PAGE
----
Which vacancies do you currently struggle to fill due to a shortage of suitable candidates? (Multiple choice)

Total businesses: 44

 

a)   Surveyor                                             55%

b)   Other trades                                        50%

c)   Bricklayer                                            43%

d)   Project manager                                 34%

e)   Labour/General operative                   20%

f)   Architect                                              14%

 

What is the average hourly pay rate that is currently paid for Bricklayers?

Total businesses: 37

 

a)    Under £10 p/h                                     3%

b)    £10-15 p/h                                           32%

c)    £15-20 p/h                                           46%

d)    £20-25 p/h                                           19%

e)    More than £25 p/h                               0%

 

What is the average hourly pay rate that is currently paid for Bricklayers in London?

Total businesses: 14

 

a)  Under £10 p/h                                     0%

b)  £10-15 p/h                                           0%

c)  £15-20 p/h                                           64%

d)  £20-25 p/h                                           36%

e)  More than £25 p/h                               0%

 

If Britain leaves the EU, freedom of movement is likely to be impacted. How do you think this would affect your ability to find suitable candidates to fill vacancies in construction?

Total businesses: 44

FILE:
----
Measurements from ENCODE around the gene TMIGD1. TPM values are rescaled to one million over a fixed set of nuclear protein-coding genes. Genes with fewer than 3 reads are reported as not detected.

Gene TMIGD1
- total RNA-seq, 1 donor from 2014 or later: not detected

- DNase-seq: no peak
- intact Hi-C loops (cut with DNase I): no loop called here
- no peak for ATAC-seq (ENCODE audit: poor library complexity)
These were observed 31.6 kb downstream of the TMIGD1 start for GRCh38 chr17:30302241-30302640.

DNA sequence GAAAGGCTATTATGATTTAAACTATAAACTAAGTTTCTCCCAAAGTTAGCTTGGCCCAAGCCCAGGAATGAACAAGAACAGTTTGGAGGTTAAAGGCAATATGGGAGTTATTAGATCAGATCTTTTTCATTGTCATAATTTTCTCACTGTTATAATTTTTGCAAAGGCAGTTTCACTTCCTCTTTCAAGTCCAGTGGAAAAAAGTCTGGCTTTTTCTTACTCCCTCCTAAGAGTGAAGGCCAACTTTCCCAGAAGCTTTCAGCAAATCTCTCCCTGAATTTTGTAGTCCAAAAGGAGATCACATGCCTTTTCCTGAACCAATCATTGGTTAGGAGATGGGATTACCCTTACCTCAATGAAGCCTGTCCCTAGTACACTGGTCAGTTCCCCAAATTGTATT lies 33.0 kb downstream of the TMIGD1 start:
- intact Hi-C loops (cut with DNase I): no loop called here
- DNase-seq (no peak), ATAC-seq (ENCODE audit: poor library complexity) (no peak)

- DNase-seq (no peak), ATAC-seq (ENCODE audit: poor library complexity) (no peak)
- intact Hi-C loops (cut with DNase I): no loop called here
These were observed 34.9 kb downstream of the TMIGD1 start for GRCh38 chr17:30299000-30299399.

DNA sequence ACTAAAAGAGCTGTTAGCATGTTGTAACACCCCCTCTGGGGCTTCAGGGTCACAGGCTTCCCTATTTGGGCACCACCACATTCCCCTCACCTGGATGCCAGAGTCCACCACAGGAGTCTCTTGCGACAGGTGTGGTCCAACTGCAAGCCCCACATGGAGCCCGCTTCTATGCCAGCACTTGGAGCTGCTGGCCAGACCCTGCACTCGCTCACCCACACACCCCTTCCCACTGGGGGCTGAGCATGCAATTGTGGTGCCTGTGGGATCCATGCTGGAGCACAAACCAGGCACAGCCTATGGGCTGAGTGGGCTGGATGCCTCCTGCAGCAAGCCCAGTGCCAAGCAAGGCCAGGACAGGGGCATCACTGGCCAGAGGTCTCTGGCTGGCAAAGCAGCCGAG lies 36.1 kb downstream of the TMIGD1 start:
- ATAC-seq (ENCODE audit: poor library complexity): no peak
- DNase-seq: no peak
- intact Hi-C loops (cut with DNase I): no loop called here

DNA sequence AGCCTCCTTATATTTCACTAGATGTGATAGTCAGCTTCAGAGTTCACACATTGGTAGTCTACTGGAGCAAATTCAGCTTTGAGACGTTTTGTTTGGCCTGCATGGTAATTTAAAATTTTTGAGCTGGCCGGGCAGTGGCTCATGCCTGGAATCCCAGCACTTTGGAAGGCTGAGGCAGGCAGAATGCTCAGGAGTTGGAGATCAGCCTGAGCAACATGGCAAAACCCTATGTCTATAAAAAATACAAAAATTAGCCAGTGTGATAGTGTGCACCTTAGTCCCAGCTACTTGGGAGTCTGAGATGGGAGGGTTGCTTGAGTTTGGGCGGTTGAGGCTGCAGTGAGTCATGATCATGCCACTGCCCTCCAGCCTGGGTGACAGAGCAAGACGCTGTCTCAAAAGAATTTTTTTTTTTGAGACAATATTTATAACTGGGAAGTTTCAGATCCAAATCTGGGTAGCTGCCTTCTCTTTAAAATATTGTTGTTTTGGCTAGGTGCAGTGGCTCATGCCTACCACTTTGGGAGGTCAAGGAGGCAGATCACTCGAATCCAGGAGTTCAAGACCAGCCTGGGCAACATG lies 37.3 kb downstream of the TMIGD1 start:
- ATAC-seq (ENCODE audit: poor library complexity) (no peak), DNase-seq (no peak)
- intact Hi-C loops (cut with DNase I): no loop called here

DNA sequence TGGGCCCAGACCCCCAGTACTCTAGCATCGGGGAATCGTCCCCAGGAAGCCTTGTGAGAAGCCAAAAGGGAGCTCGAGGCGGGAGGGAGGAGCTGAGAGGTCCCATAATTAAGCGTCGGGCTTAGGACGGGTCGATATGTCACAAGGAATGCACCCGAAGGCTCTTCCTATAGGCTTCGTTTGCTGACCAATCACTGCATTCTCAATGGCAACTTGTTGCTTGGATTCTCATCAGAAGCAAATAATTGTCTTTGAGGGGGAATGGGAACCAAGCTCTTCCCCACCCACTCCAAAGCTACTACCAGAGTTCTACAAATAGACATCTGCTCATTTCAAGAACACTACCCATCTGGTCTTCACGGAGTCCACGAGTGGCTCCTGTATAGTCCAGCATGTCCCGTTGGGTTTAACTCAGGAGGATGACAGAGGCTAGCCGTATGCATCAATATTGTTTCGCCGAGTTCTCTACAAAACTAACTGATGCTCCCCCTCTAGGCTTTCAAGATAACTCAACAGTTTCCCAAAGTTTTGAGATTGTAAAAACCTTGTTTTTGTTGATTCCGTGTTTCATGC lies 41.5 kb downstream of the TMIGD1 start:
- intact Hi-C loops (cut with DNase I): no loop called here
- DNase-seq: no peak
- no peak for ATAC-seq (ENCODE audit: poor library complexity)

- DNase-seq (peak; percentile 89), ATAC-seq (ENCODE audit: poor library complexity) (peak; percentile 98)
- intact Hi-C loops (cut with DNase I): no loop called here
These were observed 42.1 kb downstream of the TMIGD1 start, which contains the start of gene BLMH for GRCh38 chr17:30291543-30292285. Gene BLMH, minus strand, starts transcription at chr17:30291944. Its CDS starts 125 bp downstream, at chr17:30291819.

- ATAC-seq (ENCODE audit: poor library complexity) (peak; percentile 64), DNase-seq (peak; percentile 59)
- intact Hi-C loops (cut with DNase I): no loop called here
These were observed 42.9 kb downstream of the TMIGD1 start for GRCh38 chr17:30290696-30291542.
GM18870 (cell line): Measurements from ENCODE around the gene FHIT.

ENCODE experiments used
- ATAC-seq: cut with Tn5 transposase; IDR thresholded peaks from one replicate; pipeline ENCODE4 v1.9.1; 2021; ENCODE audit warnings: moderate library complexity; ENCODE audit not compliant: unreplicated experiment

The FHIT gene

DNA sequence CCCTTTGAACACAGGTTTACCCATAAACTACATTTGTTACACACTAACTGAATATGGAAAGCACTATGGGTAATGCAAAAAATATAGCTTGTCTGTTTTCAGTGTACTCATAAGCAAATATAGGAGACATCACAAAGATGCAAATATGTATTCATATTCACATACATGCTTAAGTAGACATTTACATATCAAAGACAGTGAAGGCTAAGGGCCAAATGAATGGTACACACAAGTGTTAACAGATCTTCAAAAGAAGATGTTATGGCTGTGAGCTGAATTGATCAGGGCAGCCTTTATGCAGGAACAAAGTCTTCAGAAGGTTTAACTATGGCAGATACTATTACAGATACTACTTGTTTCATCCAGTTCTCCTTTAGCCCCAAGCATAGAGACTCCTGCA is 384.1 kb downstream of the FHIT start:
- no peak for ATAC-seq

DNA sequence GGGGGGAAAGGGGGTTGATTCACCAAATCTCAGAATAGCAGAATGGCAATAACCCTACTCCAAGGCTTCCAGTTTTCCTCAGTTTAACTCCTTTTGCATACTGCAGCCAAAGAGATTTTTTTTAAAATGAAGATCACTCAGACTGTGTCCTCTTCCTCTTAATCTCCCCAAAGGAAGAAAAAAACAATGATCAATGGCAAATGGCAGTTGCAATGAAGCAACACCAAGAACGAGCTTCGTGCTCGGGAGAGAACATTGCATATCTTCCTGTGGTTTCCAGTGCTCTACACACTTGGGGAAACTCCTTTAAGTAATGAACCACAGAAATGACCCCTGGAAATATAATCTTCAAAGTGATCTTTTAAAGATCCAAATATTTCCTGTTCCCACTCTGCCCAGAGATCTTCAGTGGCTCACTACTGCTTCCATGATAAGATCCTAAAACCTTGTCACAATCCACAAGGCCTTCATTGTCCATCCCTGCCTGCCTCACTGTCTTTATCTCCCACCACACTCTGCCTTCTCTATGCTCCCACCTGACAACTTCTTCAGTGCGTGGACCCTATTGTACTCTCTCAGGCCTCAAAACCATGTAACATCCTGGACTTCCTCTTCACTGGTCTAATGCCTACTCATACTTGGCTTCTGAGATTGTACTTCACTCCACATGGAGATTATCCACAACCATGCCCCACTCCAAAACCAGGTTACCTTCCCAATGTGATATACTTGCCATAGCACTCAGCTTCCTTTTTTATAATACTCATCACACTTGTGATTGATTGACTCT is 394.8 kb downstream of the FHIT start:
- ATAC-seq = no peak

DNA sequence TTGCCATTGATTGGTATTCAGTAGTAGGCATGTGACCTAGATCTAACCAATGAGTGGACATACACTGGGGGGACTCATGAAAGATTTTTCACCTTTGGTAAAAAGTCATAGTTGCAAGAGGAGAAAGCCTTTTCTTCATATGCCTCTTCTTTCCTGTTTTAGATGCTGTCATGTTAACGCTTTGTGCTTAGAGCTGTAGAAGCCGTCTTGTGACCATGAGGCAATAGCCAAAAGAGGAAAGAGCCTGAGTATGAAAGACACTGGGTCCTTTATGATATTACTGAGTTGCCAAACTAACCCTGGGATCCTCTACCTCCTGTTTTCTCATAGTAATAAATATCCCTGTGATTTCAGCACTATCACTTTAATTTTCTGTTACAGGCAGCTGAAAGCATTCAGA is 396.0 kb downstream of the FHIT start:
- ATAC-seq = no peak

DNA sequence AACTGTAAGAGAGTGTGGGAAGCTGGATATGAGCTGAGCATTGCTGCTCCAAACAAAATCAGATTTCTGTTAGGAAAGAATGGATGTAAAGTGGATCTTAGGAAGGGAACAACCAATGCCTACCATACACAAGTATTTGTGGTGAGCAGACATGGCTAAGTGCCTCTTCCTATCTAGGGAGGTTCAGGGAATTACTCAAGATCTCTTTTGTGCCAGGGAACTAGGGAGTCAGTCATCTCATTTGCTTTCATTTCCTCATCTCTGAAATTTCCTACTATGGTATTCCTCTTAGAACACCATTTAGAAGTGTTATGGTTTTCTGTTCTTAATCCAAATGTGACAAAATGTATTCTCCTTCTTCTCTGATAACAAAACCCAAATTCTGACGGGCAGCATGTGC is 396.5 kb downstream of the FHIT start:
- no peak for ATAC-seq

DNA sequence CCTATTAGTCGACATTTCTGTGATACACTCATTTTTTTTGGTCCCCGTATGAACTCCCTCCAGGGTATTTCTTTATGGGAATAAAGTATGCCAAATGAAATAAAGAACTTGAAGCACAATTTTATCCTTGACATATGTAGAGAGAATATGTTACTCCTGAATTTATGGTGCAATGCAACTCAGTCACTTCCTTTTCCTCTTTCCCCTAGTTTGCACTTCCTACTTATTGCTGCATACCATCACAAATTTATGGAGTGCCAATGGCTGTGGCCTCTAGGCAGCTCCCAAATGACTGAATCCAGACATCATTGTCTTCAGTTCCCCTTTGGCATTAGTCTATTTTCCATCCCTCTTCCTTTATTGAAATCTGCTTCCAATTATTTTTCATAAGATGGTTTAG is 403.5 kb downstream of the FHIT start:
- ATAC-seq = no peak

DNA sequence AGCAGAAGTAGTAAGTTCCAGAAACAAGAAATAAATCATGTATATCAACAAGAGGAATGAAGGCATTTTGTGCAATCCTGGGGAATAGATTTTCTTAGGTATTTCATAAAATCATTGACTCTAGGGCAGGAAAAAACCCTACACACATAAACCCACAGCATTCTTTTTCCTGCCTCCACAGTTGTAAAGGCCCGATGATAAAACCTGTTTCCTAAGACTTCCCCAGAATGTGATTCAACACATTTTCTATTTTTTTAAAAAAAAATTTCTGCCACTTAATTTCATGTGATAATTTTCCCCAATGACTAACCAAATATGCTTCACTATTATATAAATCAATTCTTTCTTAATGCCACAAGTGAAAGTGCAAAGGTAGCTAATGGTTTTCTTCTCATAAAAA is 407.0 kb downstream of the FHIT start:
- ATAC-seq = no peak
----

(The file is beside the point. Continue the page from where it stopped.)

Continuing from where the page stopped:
a)    It would become more difficult to find suitable candidates  59%

b)    Britain leaving the EU would not impact my ability to find suitable candidates 29%

c)    It would become easier to find suitable candidates  5%

d)    None of the above  7%

 

What is currently the biggest risk to your business?

Total businesses: 36

 

a)    Candidate shortages/availability of key skills     45%

b)    Late payments from clients                              23% 

c)    Over-regulation                                                8%

d)    Geopolitical/economic uncertainty                     8%

e)    Increasing tax burdens                                     8%

f)     Other factors                                                   8%

 

What is currently the second biggest risk to your business?

Total businesses: 36

 

                                                                                

a)    Candidate shortages/availability of key skills          24%

b)    Late payments from clients                                   13%

c)    Over-regulation                                                    16%

d)    Geopolitical/economic uncertainty                         18%

e)    Increasing tax burdens                                         24%

f)     Other factors                                                        5%

 

2.    Bricklayers are earning up to £1,000 a week: £25 per hour X 8 hour days X 5 days = £1,000

 

3.      ONS UK Labour Market data released 18 May 2016. https://www.ons.gov.uk/employmentandlabourmarket/peopleinwork/employmentandemployeetypes/bulletins/uklabourmarket/may2016#main-points-for-january-to-march-2016

 

ONS data shows that between December 2014 and December 2015 the construction sector created 94,000 additional jobs. This is 25.4 per cent of all job creation in the same time-frame.


Back to top
Award winning services AEA award logoAssociation Excellence Awards 2017MemCom 2017 Awards